I keep thinking productivity and self-improvement will get me closer to success, which will get me closer to happiness. After all, productivity IS next to godliness. Isn’t that how the proverb goes?

The problem is that nothing is ever that simple. I can’t keep up. I’m back in the same familiar places of dissatisfaction–perfectionism, getting bored with the things I do, lack of motivation, wondering if I really care about what I think I care about, general sadness and apathy for no reason.

It leads to a cycle of feeling bad for my perceived failures, becoming unhappy and discontent, and then turning to more productivity and self-improvement resources to motivate me back into doing things.

Lack of results + feeling unmotivated = feeling like a failure.

There’s Another Part to This Equation


The Fear Of Missing Out is a HUGE motivator to me, both unconsciously and consciously.

Thanks to social media, I can see exactly what all my friends, peers, colleagues, acquaintances, and favorite influencers are doing that I’m not. It creates a sense of jealousy and sadness within me.

Why can’t that be me? Well, it could be, first of all. They do things I don’t do, so why should I feel sad or jealous? If I want what they have, why am I not implementing the work ethic they have or making the sacrifices they made?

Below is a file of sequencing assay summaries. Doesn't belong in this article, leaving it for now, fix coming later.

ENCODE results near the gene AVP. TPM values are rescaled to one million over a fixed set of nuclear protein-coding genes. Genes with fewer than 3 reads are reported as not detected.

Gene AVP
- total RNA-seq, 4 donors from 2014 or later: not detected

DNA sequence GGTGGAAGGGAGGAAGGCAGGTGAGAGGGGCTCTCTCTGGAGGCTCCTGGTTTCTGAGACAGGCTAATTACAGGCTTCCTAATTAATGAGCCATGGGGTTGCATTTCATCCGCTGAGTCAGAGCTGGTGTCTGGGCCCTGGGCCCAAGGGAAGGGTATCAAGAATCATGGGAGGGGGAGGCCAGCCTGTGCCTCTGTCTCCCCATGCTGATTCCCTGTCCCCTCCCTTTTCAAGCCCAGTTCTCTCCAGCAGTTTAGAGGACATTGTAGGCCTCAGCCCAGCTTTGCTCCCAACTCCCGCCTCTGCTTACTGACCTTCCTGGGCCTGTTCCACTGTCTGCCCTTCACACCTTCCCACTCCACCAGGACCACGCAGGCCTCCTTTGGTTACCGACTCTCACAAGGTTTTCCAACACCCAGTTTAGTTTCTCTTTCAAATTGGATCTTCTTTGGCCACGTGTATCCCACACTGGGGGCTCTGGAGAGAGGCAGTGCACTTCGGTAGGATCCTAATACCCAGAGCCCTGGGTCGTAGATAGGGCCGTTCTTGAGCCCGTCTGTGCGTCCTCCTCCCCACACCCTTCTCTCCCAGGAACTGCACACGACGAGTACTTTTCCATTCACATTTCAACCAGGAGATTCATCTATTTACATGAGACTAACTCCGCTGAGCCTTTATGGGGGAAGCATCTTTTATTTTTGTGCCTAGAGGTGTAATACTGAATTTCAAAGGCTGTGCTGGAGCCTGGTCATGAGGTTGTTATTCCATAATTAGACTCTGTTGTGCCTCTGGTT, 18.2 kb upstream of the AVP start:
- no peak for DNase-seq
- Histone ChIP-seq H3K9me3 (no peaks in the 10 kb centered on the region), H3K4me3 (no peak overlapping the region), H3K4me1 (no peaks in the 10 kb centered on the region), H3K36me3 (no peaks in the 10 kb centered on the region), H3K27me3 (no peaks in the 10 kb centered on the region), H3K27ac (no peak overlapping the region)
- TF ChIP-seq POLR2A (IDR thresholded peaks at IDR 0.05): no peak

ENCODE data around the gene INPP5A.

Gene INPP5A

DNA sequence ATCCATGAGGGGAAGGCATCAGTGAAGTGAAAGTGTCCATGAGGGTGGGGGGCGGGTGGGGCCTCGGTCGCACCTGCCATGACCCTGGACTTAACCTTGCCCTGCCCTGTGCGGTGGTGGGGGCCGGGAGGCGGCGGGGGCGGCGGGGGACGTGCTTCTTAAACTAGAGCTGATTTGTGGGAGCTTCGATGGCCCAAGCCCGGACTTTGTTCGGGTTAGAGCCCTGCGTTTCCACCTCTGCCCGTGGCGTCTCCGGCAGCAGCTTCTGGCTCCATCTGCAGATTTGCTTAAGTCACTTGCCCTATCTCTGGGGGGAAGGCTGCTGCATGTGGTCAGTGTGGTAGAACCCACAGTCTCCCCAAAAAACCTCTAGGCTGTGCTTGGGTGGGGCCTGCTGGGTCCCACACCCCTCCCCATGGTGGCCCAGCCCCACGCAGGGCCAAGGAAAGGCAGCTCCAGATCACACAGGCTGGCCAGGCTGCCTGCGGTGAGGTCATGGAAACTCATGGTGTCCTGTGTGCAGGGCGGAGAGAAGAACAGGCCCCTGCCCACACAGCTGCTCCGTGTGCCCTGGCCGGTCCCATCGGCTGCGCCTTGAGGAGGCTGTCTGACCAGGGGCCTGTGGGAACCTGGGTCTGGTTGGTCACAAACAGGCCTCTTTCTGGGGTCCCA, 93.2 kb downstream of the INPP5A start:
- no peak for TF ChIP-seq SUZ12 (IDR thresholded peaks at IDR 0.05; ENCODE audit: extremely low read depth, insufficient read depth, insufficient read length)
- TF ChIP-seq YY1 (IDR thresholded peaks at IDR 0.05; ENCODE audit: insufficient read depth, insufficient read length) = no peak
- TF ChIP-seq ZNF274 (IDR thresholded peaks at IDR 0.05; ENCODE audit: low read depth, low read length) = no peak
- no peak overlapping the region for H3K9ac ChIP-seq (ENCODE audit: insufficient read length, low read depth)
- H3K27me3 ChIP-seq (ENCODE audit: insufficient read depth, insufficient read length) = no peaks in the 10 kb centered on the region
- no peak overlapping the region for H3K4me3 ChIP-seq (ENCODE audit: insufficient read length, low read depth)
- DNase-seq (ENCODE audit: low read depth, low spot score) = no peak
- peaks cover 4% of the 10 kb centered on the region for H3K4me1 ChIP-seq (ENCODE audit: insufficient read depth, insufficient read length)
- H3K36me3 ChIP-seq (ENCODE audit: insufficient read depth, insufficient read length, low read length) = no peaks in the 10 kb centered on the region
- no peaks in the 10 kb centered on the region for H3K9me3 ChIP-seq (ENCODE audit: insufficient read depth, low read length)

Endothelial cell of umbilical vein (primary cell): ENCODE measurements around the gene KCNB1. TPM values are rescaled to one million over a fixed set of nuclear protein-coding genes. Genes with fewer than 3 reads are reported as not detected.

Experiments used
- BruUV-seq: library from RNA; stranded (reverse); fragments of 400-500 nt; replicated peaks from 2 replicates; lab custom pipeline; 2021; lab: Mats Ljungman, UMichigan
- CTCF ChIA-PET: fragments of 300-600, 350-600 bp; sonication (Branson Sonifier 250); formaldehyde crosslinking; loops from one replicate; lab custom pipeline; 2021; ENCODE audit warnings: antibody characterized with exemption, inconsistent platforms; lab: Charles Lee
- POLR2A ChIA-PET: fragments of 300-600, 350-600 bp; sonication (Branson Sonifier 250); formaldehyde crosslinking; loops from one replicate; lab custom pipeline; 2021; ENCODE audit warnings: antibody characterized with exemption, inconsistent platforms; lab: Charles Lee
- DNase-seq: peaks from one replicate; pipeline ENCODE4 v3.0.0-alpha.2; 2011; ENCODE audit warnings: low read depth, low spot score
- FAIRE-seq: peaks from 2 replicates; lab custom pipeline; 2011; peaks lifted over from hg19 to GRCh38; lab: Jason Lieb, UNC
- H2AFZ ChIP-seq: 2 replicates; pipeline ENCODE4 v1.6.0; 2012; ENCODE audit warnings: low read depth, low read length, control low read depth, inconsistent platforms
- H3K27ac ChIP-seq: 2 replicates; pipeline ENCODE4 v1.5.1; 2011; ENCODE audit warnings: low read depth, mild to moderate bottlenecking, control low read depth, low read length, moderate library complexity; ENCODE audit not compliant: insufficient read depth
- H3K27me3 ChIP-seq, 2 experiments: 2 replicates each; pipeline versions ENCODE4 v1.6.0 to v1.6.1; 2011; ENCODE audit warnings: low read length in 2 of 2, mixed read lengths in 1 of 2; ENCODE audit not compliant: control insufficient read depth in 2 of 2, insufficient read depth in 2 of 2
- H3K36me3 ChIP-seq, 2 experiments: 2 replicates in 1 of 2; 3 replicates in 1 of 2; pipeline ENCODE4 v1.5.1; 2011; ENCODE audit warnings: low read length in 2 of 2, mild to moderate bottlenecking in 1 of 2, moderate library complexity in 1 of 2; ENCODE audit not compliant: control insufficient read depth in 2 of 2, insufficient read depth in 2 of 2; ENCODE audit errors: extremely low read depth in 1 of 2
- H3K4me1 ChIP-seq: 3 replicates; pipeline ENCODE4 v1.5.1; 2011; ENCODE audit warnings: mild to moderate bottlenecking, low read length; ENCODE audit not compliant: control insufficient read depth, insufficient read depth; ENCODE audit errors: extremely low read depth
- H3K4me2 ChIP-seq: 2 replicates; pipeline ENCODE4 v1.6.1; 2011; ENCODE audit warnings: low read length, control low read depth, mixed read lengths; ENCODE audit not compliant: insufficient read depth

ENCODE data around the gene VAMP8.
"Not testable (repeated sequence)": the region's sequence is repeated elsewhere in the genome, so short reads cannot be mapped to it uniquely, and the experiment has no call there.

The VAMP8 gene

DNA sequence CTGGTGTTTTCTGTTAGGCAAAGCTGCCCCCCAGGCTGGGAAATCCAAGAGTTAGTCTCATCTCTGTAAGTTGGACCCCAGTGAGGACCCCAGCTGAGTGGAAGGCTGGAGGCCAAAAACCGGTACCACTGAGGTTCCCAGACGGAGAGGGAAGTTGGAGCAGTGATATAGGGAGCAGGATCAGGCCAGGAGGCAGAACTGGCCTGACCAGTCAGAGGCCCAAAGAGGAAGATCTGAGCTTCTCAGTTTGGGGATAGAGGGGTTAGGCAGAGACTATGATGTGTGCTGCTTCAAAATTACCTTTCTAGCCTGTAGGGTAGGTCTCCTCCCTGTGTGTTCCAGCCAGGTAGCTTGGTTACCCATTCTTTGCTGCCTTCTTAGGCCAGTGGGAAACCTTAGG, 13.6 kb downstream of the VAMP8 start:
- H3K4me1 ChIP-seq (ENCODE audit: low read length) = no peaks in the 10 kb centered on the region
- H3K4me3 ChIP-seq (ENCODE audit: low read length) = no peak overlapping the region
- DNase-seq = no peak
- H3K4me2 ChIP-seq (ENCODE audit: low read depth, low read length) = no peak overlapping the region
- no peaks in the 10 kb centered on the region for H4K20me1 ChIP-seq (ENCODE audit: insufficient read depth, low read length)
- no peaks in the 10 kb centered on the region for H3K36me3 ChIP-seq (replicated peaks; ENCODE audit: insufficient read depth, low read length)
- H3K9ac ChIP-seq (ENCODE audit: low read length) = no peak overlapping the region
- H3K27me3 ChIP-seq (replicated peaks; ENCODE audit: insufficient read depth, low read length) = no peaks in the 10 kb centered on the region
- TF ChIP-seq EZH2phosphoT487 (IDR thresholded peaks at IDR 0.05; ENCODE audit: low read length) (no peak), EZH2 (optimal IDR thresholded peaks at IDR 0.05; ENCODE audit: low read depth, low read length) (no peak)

Second of all, social media is often contrived, if not downright fake. It’s not fair for me to compare my whole life to a cherry-picked, filtered highlight of someone else’s.

I don’t want to get rid of social media though. It has a lot of positives. I also justify social media as necessary for promoting myself and my “brand” as a writer, blogger, and YouTuber/content creator. Gross. I called myself a “content creator”. But, now that the phrase “branding yourself” exists, we all have to be conscious of our online self and how it aligns with our fucking “brand” and what we’re putting out in the world. It makes sense and I acknowledge the benefits–it just sucks and I hate it.

This leads to a constant pressure to be “present” on social media all. The feeling that if I’m not regularly posting or interacting, I am invisible according to the Almighty Algorithm. This is exacerbated when I see peers, or people I admire, flourishing on social media in the form of multiple projects and some form of “success”. I feel like I’m not doing enough by comparison.

If I could only do more, then I will be happy like them.

You can probably spot a number of fallacies and logical leaps in this thinking, but it hasn’t stopped me from feeling like crap and trying to uproot my entire approach so that I can re-do it in the name of being happier. That’s what it’s all about, right? Being happier. Somehow, I get from social media to feeling like I need to do more, thinking “this will make me happy!”